While Mr Rouhani has had some notable achievements, Iran continues to face many economic challenges. One of the major critiques of Rouhani’s government by the conservatives is the level of unemployment, which currently stands at 15-17%(3). Although around 600,000 new jobs are currently being generated per year, and the high unemployment rates are to a large extent caused by demographic patterns related to government incentives for having more children during the time of Iraq-Iran war, this could still affect Mr Rouhani’s popularity among voters. (Figure 2).

Figure 2 - Iran demography

Source: World Bank

Conservatives have also criticised Mr Rouhani for what they claim has been no significant change in the facilitation of trade and foreign direct investment (FDI). Although Mr Rouhani’s efforts in foreign policy have had some success, the level of exports is yet to return to pre-sanctions levels. Moreover, hostility between Iran and the US has not disappeared, especially since Donald Trump became US president. These hostilities are not closely linked to the actions of the Rouhani government, but rather to Iran’s military activities and continued tensions with US allies in the region. Iran still writes “Death to America” on its missiles during war games conducted by the military. Large multinational enterprises are still avoiding making deals with Iran, given that they fear possible new sanctions by the US.

The biggest threat to Mr Rouhani’s chances of reelection, however, is the recent decision by Mr Ghalibaf to withdraw from the race. Mr Ghalibaf is a former Revolutionary Guard and Chief of Police, who has been the mayor of Tehran for the past twelve years. This was the third he had run for presidential (on the second occasion he came second). In recent days, Mr Ghalibaf announced that he will step aside in favour of Mr Raisi, potentially because of alleged corruption scandals on his role in Tehran real estate, which had already distracted some of his voters. The effect of this is that many of his votes will go to Mr Raisi, significantly increasing his share of the vote.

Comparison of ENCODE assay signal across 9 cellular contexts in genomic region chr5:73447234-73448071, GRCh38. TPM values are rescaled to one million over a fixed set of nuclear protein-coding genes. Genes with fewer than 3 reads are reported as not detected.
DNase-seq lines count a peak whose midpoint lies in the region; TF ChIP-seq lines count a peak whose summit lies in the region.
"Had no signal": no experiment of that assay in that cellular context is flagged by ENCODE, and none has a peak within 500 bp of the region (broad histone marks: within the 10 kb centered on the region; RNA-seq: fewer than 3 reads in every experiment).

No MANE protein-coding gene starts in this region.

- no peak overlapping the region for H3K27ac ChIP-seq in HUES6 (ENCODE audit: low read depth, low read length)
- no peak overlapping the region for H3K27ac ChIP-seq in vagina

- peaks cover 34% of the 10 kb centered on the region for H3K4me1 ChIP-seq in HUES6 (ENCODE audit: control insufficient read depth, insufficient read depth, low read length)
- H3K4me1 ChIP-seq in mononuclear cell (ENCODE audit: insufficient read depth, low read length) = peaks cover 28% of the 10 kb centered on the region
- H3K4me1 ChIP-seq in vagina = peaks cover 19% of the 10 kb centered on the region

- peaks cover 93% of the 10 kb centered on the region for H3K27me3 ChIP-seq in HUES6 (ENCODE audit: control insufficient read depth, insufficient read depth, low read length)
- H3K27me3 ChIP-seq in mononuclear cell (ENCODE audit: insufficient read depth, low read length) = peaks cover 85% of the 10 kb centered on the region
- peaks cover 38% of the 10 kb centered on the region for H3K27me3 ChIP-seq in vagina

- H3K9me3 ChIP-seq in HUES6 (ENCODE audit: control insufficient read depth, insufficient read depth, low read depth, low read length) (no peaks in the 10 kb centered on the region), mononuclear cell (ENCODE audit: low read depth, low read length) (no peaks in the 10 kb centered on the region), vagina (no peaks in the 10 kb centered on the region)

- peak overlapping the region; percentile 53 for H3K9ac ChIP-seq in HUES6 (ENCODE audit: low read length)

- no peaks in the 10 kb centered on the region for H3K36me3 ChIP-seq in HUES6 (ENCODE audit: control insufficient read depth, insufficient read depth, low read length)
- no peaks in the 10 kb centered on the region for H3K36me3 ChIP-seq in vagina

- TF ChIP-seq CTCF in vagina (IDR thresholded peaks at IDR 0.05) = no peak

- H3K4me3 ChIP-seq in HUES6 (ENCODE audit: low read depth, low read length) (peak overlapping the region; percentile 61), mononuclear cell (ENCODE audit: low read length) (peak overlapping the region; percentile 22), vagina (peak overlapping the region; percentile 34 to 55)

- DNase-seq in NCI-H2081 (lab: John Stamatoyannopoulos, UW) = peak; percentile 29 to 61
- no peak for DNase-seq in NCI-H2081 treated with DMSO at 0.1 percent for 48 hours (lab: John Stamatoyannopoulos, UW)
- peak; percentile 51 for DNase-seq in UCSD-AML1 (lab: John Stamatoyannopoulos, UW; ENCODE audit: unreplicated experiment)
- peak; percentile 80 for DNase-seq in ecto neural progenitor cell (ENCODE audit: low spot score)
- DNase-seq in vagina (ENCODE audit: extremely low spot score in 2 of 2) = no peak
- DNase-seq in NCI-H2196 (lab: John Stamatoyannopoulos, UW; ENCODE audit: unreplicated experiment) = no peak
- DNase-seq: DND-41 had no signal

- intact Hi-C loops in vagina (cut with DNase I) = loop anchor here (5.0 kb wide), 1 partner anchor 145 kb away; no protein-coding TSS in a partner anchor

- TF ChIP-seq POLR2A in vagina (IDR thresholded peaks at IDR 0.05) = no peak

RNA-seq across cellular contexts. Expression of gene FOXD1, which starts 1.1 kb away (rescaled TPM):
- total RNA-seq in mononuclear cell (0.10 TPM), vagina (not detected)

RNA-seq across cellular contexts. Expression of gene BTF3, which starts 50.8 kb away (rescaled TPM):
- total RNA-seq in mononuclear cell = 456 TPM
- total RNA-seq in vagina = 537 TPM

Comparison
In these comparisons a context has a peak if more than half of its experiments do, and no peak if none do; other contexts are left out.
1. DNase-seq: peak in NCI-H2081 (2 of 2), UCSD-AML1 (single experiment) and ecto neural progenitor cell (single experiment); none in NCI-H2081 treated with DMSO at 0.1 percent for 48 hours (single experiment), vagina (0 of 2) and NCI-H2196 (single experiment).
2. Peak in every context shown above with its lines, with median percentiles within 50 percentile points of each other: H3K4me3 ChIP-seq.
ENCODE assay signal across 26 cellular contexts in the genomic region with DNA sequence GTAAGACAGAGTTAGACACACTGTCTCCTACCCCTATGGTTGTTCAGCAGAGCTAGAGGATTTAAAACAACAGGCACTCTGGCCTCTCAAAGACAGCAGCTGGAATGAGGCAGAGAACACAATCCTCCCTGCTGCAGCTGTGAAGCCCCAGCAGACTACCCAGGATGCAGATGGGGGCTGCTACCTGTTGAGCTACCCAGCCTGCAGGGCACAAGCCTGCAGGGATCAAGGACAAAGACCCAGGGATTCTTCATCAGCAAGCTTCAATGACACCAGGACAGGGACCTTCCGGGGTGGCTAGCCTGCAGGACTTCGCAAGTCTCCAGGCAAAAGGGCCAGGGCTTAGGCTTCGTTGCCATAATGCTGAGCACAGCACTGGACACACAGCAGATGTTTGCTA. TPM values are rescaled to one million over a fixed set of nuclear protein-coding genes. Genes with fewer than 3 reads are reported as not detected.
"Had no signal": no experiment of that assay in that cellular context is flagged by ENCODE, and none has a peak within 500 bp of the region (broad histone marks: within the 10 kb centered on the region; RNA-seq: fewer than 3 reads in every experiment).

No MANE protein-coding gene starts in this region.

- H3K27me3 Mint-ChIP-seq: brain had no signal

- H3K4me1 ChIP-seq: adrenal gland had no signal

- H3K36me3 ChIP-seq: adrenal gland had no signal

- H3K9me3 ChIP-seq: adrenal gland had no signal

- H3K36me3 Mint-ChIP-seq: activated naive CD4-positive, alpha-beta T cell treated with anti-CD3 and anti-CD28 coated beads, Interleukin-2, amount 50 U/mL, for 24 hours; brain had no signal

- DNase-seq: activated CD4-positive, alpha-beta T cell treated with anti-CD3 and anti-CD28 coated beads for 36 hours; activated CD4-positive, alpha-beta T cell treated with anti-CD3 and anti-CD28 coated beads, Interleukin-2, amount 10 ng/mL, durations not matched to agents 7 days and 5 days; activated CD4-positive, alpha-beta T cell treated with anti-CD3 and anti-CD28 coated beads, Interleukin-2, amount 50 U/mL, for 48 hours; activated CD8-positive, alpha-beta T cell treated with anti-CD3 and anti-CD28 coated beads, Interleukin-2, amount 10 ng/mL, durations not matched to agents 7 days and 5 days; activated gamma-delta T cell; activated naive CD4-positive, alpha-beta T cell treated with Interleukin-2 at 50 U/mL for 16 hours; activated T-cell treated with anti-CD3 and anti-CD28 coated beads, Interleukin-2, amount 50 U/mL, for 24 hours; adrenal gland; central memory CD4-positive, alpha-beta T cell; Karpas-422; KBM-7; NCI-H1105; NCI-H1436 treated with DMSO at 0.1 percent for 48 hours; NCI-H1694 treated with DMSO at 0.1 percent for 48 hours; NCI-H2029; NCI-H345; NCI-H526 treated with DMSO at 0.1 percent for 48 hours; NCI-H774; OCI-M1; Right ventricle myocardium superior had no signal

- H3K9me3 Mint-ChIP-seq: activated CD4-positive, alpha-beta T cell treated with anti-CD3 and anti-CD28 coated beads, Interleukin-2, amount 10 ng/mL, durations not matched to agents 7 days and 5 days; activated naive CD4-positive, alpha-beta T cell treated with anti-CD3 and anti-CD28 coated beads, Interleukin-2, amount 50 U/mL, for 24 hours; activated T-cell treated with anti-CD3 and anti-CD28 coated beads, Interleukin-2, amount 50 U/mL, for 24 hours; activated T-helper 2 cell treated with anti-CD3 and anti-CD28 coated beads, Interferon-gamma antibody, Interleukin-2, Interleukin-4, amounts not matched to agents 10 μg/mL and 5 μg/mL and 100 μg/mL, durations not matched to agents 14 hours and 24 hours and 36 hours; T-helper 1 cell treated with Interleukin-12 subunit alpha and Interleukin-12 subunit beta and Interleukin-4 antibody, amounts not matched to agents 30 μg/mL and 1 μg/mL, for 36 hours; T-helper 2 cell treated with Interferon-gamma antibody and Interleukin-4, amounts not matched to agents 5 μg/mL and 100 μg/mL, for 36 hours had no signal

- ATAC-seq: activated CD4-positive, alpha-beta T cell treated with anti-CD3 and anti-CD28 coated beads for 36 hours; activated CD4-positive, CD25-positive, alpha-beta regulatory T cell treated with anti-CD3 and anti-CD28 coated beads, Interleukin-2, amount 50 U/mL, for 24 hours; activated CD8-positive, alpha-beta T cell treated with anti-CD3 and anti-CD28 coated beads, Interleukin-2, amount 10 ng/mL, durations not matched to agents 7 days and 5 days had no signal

Outcome of election will have big implications for economy and foreign relations

History shows that Iranian conservatives have not been successful in managing the economy, in part because they do not seek relevant technical expertise. In contrast, moderates and reformists have tended to seek the insights of technocrats and academics, and in doing so have been partly successful in improving economic management.

If Mr Rouhani wins, the government will continue with its attempts to liberalise the economy, in order to increase both trade and investment. The president has approved economic, social, and environmental plans which are set to be implemented. However, if Mr Raisi wins, the outcome will be very different.

[Anker]  Mr Raisi is seen as a hardliner, and also as one of the four judges in the late 1980s ordering numerous executions and imprisonments. He is also thought to be a candidate for the next supreme leadership (the chance of which will increase if he becomes president). He has promised the creation of six million new jobs, and increased budget transfers to the three bottom deciles of income distribution if he wins. This populist rhetoric is very similar to that of Mr Ahmadinejad, who successfully gained the support of the poor population in rural areas and Islamic hardliners, while allocating no budgetary resources for such promises. Moreover, as noted by Rouhani in one of the televised debates, Mr Raisi’s team of economic advisors are mostly those of Mr Ahmadinejad’s who had mismanaged the economy. Meanwhile, if Mr Raisi is elected, Iranian foreign policy will again become more distant from the international and western community, as he is primarily seeking improving relations with the neighboring countries.



(1) Around 1400 people registered for the candidacy of this election. Ahmadinejad and one of his deputies also registered but were disqualified by the Guardian Council.

(2) The Guardian Council of Constitution comprises of six Islamic clerics directly selected by the Supreme Leader, and six jurists elected by the Parliament and nominated by the Head of the Judicial Power who is directly elected by the Supreme Leader.

(3) According to unofficial sources presented by the candidates during the televised debates.